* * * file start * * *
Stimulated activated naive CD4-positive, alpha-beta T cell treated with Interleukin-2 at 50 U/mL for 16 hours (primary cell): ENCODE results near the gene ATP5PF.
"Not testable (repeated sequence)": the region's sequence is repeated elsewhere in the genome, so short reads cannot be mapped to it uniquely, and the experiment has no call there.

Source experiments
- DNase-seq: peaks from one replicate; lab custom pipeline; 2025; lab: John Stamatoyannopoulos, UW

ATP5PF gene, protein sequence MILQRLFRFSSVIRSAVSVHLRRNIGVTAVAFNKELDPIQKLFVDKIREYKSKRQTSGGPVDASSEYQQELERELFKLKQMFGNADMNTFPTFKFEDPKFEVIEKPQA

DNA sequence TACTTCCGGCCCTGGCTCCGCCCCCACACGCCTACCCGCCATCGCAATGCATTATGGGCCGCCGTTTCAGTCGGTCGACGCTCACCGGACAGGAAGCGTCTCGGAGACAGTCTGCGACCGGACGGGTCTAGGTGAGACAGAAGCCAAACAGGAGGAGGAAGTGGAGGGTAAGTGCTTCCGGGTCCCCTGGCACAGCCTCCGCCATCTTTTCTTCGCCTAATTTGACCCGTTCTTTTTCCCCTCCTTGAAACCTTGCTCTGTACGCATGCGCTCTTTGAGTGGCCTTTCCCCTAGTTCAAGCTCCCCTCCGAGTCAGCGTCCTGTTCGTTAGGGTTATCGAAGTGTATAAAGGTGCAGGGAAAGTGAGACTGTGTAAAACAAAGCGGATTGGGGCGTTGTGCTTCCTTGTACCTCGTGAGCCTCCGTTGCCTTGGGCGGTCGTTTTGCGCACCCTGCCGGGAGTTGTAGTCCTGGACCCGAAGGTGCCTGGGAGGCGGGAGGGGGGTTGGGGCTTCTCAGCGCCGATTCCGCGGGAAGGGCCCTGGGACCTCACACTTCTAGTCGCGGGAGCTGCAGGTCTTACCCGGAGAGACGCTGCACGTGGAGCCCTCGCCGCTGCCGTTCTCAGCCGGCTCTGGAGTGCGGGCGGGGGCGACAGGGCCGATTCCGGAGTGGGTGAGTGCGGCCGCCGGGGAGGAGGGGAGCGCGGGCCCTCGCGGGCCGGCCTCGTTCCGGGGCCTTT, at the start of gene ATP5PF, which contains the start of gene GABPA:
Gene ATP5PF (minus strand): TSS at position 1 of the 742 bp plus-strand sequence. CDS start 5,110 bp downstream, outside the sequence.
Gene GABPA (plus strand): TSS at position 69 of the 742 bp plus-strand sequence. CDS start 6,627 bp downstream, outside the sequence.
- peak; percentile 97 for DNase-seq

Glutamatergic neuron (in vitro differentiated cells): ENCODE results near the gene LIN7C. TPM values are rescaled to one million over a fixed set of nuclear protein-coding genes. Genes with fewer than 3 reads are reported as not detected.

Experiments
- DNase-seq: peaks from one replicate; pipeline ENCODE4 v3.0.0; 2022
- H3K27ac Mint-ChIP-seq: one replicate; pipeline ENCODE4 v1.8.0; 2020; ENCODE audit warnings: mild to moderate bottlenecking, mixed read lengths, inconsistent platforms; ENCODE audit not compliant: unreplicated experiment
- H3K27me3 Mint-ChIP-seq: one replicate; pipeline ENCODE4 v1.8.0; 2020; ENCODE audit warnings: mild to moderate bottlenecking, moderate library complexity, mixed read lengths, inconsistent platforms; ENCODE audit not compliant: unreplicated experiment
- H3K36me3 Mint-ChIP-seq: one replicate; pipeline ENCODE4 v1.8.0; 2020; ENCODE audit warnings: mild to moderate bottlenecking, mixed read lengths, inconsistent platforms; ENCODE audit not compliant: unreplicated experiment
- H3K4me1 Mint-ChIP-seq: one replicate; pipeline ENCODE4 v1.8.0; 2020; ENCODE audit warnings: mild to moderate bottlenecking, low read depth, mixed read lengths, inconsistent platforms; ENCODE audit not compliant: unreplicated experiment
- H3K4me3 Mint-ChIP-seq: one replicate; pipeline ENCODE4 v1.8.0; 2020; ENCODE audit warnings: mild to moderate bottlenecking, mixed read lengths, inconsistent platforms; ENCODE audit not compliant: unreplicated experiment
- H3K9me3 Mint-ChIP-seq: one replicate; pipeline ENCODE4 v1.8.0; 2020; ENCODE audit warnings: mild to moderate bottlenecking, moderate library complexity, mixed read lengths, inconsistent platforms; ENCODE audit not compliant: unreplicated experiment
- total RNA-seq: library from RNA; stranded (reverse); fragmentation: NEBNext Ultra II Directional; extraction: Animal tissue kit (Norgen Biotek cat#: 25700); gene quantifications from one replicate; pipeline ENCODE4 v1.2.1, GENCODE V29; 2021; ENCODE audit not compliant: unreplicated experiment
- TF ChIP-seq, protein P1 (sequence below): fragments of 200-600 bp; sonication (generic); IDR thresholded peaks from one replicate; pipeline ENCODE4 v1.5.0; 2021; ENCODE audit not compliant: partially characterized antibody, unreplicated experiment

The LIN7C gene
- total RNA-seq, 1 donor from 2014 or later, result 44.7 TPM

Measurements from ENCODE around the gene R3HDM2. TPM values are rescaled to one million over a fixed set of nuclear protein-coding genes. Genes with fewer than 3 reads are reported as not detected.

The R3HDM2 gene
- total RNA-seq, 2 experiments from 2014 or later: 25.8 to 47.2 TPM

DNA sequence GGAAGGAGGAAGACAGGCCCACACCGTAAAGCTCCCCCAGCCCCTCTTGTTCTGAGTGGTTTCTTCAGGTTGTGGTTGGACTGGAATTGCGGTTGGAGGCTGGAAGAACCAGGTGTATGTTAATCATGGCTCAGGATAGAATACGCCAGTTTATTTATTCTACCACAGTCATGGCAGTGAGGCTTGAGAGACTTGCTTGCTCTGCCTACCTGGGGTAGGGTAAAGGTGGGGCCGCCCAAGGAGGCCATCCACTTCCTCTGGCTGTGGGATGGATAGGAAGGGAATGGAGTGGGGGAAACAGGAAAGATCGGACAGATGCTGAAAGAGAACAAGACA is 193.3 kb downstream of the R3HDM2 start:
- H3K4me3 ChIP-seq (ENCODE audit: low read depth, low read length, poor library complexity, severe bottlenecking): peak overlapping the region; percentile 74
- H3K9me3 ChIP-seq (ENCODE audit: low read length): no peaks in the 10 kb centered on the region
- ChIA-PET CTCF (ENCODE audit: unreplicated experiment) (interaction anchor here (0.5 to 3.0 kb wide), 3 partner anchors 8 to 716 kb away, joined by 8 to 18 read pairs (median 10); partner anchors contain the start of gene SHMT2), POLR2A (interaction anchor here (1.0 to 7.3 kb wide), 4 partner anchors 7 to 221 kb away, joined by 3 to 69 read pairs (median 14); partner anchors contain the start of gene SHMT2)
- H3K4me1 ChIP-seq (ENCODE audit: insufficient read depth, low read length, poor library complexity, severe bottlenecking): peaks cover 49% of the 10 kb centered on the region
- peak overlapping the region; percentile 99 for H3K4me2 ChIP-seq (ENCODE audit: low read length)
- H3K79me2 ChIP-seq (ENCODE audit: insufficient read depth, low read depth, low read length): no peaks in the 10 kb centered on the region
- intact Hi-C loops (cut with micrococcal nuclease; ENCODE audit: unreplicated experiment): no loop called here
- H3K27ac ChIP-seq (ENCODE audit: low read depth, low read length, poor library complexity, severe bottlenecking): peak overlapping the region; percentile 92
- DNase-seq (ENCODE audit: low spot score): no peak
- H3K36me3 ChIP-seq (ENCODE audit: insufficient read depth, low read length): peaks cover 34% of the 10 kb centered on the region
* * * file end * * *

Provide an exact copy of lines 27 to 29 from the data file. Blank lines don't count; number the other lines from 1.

- H3K4me3 ChIP-seq (ENCODE audit: low read depth, low read length, poor library complexity, severe bottlenecking): peak overlapping the region; percentile 74
- H3K9me3 ChIP-seq (ENCODE audit: low read length): no peaks in the 10 kb centered on the region
- ChIA-PET CTCF (ENCODE audit: unreplicated experiment) (interaction anchor here (0.5 to 3.0 kb wide), 3 partner anchors 8 to 716 kb away, joined by 8 to 18 read pairs (median 10); partner anchors contain the start of gene SHMT2), POLR2A (interaction anchor here (1.0 to 7.3 kb wide), 4 partner anchors 7 to 221 kb away, joined by 3 to 69 read pairs (median 14); partner anchors contain the start of gene SHMT2)